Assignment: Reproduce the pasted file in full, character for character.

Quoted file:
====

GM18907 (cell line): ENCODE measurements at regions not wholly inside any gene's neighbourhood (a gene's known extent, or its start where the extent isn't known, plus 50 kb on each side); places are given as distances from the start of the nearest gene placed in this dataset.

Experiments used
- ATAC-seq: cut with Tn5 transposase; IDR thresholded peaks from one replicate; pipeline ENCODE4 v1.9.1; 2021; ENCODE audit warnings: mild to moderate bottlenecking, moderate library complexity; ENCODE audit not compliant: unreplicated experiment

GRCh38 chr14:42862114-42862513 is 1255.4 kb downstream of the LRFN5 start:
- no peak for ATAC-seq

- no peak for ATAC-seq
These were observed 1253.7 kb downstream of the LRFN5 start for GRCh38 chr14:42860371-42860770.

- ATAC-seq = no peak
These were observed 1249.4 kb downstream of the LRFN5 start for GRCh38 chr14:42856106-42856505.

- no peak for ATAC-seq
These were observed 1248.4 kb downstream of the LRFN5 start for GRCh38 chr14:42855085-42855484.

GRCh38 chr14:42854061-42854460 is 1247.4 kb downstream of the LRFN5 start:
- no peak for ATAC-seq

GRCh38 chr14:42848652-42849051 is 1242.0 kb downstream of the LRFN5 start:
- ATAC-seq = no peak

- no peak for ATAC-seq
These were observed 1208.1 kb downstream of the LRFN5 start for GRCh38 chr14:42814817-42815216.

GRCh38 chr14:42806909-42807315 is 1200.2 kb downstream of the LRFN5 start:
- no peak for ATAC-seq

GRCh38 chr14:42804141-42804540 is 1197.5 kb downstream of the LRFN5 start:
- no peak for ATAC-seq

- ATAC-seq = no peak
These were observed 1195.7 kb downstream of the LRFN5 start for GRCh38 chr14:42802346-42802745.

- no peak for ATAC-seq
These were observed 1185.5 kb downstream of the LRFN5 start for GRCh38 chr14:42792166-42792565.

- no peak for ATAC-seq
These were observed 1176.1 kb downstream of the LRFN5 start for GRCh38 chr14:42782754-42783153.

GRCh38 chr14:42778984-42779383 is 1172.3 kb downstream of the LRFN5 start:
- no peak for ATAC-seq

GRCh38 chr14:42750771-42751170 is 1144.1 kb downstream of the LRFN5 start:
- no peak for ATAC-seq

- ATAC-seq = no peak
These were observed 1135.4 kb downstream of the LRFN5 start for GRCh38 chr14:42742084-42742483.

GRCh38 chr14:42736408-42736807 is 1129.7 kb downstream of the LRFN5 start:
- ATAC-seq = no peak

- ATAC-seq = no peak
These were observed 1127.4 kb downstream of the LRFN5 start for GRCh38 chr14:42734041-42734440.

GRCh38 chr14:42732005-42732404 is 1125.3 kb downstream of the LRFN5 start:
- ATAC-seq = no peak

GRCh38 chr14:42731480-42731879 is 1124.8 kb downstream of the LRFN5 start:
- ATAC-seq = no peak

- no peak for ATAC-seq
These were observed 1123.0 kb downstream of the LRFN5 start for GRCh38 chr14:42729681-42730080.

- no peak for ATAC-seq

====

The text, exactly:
GM18907 (cell line): ENCODE measurements at regions not wholly inside any gene's neighbourhood (a gene's known extent, or its start where the extent isn't known, plus 50 kb on each side); places are given as distances from the start of the nearest gene placed in this dataset.

Experiments used
- ATAC-seq: cut with Tn5 transposase; IDR thresholded peaks from one replicate; pipeline ENCODE4 v1.9.1; 2021; ENCODE audit warnings: mild to moderate bottlenecking, moderate library complexity; ENCODE audit not compliant: unreplicated experiment

GRCh38 chr14:42862114-42862513 is 1255.4 kb downstream of the LRFN5 start:
- no peak for ATAC-seq

- no peak for ATAC-seq
These were observed 1253.7 kb downstream of the LRFN5 start for GRCh38 chr14:42860371-42860770.

- ATAC-seq = no peak
These were observed 1249.4 kb downstream of the LRFN5 start for GRCh38 chr14:42856106-42856505.

- no peak for ATAC-seq
These were observed 1248.4 kb downstream of the LRFN5 start for GRCh38 chr14:42855085-42855484.

GRCh38 chr14:42854061-42854460 is 1247.4 kb downstream of the LRFN5 start:
- no peak for ATAC-seq

GRCh38 chr14:42848652-42849051 is 1242.0 kb downstream of the LRFN5 start:
- ATAC-seq = no peak

- no peak for ATAC-seq
These were observed 1208.1 kb downstream of the LRFN5 start for GRCh38 chr14:42814817-42815216.

GRCh38 chr14:42806909-42807315 is 1200.2 kb downstream of the LRFN5 start:
- no peak for ATAC-seq

GRCh38 chr14:42804141-42804540 is 1197.5 kb downstream of the LRFN5 start:
- no peak for ATAC-seq

- ATAC-seq = no peak
These were observed 1195.7 kb downstream of the LRFN5 start for GRCh38 chr14:42802346-42802745.

- no peak for ATAC-seq
These were observed 1185.5 kb downstream of the LRFN5 start for GRCh38 chr14:42792166-42792565.

- no peak for ATAC-seq
These were observed 1176.1 kb downstream of the LRFN5 start for GRCh38 chr14:42782754-42783153.

GRCh38 chr14:42778984-42779383 is 1172.3 kb downstream of the LRFN5 start:
- no peak for ATAC-seq

GRCh38 chr14:42750771-42751170 is 1144.1 kb downstream of the LRFN5 start:
- no peak for ATAC-seq

- ATAC-seq = no peak
These were observed 1135.4 kb downstream of the LRFN5 start for GRCh38 chr14:42742084-42742483.

GRCh38 chr14:42736408-42736807 is 1129.7 kb downstream of the LRFN5 start:
- ATAC-seq = no peak

- ATAC-seq = no peak
These were observed 1127.4 kb downstream of the LRFN5 start for GRCh38 chr14:42734041-42734440.

GRCh38 chr14:42732005-42732404 is 1125.3 kb downstream of the LRFN5 start:
- ATAC-seq = no peak

GRCh38 chr14:42731480-42731879 is 1124.8 kb downstream of the LRFN5 start:
- ATAC-seq = no peak

- no peak for ATAC-seq
These were observed 1123.0 kb downstream of the LRFN5 start for GRCh38 chr14:42729681-42730080.

- no peak for ATAC-seq